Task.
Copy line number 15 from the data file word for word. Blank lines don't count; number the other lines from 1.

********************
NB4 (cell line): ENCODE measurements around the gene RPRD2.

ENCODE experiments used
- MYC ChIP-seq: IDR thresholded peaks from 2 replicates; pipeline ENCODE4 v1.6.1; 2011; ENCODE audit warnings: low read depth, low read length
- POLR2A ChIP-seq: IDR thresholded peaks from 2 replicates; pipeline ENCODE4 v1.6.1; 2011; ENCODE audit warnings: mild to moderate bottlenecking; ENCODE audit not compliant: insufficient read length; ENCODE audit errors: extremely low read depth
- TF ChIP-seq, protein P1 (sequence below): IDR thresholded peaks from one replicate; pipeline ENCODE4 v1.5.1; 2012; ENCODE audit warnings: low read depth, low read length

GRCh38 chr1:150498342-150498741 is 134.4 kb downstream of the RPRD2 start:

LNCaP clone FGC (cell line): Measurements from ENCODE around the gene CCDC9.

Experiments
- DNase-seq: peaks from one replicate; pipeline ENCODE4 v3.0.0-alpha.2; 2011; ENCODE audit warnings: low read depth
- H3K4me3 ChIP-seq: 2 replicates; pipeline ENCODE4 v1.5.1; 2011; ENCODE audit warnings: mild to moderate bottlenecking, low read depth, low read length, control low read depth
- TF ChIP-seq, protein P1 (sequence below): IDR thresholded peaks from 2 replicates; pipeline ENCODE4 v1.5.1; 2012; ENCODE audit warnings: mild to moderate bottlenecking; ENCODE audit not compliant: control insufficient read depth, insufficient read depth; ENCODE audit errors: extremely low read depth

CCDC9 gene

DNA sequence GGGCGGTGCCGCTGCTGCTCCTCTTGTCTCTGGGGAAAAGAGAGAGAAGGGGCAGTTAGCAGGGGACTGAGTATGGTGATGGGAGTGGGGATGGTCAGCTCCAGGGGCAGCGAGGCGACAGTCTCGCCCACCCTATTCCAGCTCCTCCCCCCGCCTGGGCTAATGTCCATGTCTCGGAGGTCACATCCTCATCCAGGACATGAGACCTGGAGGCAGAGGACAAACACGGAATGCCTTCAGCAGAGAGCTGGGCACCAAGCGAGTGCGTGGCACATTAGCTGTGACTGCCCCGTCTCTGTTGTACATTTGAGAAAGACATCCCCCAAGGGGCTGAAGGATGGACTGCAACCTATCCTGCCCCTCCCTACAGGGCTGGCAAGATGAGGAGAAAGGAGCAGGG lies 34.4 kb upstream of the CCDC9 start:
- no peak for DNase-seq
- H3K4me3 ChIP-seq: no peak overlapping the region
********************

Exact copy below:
- H3K4me3 ChIP-seq: no peak overlapping the region